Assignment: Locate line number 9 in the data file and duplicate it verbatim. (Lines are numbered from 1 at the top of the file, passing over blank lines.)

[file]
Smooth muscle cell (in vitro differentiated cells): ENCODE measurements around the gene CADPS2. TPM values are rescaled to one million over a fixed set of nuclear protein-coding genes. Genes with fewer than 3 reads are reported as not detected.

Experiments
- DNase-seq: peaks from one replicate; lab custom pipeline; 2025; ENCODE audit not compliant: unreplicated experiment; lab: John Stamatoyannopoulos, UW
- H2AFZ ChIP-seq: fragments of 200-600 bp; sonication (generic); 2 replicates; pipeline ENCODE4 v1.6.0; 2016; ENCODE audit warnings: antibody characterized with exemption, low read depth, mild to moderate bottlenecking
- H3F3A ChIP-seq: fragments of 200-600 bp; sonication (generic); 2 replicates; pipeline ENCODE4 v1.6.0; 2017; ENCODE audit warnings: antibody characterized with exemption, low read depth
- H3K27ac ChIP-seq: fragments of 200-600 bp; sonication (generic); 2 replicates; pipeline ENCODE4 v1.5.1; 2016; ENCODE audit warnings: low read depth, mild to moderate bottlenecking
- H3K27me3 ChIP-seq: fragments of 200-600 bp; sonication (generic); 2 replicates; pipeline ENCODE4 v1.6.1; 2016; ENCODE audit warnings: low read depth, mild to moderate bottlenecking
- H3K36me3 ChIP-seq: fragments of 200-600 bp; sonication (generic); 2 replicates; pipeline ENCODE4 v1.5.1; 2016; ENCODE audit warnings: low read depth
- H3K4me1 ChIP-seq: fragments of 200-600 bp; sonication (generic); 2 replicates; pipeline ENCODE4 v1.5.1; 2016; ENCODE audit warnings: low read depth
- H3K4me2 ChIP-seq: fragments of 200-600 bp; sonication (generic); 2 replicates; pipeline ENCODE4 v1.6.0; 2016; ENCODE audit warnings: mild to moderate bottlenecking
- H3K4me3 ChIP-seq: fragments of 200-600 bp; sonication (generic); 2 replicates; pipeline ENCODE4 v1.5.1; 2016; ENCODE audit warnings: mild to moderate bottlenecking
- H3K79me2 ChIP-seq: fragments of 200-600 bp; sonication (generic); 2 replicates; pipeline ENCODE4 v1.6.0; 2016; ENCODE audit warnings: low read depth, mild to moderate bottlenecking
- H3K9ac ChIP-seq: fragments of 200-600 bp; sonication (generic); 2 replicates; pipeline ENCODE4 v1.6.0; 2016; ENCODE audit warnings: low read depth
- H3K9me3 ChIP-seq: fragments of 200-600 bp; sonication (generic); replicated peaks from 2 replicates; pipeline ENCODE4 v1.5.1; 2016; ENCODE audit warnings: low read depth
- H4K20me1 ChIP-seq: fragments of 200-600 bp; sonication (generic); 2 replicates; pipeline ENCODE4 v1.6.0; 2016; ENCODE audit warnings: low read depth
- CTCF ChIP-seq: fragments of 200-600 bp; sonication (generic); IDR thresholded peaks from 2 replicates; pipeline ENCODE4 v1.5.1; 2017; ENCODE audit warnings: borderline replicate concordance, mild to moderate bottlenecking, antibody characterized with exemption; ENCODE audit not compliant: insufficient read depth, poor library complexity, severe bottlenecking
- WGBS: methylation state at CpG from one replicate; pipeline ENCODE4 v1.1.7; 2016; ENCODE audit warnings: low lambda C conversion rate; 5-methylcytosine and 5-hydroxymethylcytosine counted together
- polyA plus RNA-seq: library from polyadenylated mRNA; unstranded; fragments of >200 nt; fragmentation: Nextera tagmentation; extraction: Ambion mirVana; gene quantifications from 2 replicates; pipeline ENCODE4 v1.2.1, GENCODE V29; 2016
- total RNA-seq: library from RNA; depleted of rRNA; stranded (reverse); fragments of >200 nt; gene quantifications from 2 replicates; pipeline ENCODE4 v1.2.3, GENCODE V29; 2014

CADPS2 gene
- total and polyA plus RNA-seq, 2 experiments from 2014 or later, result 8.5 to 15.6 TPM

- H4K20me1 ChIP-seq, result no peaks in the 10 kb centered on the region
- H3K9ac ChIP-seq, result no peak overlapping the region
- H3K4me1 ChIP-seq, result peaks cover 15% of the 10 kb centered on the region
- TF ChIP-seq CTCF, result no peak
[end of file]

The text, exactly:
- H3K4me1 ChIP-seq: fragments of 200-600 bp; sonication (generic); 2 replicates; pipeline ENCODE4 v1.5.1; 2016; ENCODE audit warnings: low read depth